For Applied Biosystems, the next few weeks are the high season for trade show appearances. Two important exhibitions next week in Beijing and Toronto will be galvanizing events for Scott Jenkins, the new vice president for marketing for the company’s molecular biology division and manager of the ABI’s new centralized internal marketing services team.
Next week, Jenkins will be juggling major exhibitions of the company’s products at the Human Proteome Congress in Beijing, starting Monday, and at the American Society of Human Genetics meeting in Toronto, which starts Tuesday.
“We have some challenges in the next couple of weeks,” Jenkins told BioCommerce Week on Tuesday. “But we have great teams within the division, in genomics and proteomics, and we have a really solid events team.”
The company is hitting its marketing stride just three months after unveiling a new organizational structure that reflects a rebuilding of its corporate operations to streamline costs and address a market that is in a state of rapid change. The sequencing business that ABI pioneered to great financial success has slowed to low single-digit growth, while other businesses like proteomics are steaming along at double-digit growth rates.
In the months since the reorganization, ABI launched its new LS*LIMS software on Sept. 22, and within the last two weeks, the 7900HT Fast Real-Time PCR System in a 96-well format, and the 9800 Fast PCR System.
Next week, the company will launch its next-generation capillary sequencers at ASHG, Jenkins said, with product managers ready for the rollout of ABI’s 3130 and the 3130xl products. Expect to see members of the marketing team and other executives there.
“The [trade show] schedule is driving my marketing team,” Jenkins said. “All the executives and our marketing council are going to do our quarterly and monthly meetings in conjunction with our shows. My job is to get my team to as many of these events as possible and stay as close as possible to the customers.”
Jenkins has almost 10 weeks on the job since joining ABI in August. He is responsible for overseeing the interface between the company and its customers and will direct how the reorganized ABI addresses its markets and, ultimately, will be judged on sales growth.
Jenkins, who holds a PhD in synthetic organic chemistry from the University of Minnesota, joined ABI from IBM’s life sciences division, where he was manager for the company’s device and diagnostics business segment. Previous to that, he was chief operating officer for ComGenex International. In his career, Jenkins has worked as manager for life sciences for Apple Computer and director of business development for the NutraSweet Division of NSC Technologies.
Jenkins said that ABI will soon unveil new strategies to generate traffic to its show booths. What specifically these will be, he wouldn’t say.
“I don’t want to tip my hand and give competitors the inside track,” he said.
Marketing competition is fierce and is growing within the molecular biology tools industry with the addition of new blood, he said.
“Companies throughout the industry have brought in new executives, people from different industries, to bring what they have learned and apply it to this industry,” Jenkins said. “That’s why I am here.”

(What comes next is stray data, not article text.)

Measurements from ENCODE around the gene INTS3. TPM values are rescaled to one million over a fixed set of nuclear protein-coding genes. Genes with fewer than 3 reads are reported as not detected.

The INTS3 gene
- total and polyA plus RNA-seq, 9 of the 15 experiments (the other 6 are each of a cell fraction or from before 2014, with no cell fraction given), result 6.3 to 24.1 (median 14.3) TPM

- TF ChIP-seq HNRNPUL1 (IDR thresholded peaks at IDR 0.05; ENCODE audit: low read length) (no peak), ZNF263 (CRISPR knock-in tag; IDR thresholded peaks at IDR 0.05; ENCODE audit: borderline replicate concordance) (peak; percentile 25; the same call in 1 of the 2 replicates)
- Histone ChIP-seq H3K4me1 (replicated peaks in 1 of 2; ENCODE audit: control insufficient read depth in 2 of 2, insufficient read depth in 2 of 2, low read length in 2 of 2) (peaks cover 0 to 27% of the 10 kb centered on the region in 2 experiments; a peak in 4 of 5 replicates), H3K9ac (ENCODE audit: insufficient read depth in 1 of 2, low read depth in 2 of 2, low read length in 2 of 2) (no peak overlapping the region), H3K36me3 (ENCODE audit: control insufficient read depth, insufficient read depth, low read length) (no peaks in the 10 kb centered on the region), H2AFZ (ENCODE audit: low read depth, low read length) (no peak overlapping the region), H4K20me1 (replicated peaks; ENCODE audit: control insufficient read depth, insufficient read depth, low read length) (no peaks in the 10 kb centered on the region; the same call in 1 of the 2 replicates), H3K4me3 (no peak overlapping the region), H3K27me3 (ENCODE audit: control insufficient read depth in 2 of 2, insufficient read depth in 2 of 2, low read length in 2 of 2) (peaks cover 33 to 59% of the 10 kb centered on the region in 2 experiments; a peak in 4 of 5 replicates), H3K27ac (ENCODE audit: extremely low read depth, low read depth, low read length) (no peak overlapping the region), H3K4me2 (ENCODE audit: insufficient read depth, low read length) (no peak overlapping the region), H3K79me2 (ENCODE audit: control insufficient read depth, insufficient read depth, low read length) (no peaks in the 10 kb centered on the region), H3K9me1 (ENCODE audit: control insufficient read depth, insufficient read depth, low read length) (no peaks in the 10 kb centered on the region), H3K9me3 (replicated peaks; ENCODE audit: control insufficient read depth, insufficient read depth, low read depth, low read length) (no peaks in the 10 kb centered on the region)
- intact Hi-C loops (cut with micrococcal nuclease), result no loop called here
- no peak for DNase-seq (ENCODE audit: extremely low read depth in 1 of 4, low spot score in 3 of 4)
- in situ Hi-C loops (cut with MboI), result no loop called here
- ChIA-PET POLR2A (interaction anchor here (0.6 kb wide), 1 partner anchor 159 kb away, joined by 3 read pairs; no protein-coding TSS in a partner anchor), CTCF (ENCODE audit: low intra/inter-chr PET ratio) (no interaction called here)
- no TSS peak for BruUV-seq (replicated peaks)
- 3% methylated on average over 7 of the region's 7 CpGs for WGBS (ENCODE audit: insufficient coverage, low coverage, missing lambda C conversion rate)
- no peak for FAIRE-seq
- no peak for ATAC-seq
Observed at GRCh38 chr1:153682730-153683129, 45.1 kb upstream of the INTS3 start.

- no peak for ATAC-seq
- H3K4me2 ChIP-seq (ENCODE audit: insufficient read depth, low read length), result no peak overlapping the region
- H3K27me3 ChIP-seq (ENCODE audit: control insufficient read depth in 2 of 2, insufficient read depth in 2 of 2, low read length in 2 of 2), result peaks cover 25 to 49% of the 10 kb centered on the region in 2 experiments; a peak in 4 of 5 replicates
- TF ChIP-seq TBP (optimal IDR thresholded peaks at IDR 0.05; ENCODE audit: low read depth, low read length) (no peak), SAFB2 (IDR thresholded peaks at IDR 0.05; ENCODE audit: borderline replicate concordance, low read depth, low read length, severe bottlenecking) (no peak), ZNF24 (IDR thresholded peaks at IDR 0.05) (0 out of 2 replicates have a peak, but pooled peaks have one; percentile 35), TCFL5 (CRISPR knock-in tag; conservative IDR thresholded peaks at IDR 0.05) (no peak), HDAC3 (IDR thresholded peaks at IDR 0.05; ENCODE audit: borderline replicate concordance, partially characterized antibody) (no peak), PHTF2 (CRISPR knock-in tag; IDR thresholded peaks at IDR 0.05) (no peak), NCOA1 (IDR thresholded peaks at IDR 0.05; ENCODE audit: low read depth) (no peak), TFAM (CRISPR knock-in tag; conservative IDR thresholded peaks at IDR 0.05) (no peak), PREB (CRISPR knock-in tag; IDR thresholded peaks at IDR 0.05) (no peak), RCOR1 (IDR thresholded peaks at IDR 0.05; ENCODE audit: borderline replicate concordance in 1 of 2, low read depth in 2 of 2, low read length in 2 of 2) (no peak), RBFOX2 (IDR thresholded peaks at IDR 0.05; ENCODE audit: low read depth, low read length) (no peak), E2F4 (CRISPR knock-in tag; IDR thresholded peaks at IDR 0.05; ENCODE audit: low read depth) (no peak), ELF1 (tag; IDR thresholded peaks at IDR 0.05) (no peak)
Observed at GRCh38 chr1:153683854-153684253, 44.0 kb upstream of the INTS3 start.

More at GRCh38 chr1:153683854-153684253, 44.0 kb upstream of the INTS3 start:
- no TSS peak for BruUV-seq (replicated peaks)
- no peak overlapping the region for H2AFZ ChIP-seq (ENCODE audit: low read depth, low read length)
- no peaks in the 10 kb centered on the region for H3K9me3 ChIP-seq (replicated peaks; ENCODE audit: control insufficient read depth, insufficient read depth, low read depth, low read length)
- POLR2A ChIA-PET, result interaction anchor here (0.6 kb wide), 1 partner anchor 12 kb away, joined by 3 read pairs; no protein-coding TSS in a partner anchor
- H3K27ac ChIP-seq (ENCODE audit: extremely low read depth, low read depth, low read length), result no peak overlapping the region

Jenkins not only has to balance an ongoing slate of tradeshows, but other marketing efforts such as an ongoing series of some 15 company-sponsored seminars on mass spectrometry for proteomics applications and another 15 for drug discovery and development in locations throughout the US and Canada — as well as a series of webcasts.
The marketing team is merging previous organizations and moving from a product-based structure to a centralized structure, while continuing to derive budget support based on product revenues.
The here-and-now demands are numerous, but Jenkins said the company also has an eye to the future and the emerging systems biology market.
“The idea of systems biology is about the overall integration of data,” he said. “It’s the point of origin and the cascading of that data from there. We own the point of origin with many of our products lines of molecular biology.”
But, back on the trade show floor, the goal is to get close to the customer, Jenkins said. He declined to provide any metrics for evaluating ABI’s return on investment for trade show exhibition.
“Seeing us at a trade show is like coming to our R&D center,” Jenkins said. “Rarely does a customer come to a show with a suitcase full of cash. At the end of the day, in every organization, marketing is measured by sales. What we want to make sure is that they consider us when they make purchasing decisions.”
Meantime, the company will report financials for its first quarter for FY 2005, ending Sept. 30, on Tuesday.
The nine analysts covering the company are estimating per-share earnings of $0.17, according to a survey by First Call/Thomson Financial. The company has exceeded analysts’ estimations for the previous two quarters, by 8 and 5 percent, respectively. The company hit estimates three quarters ago but missed missing earnings estimates by 6 percent four quarters ago.
— Mo Krochmal ([email protected])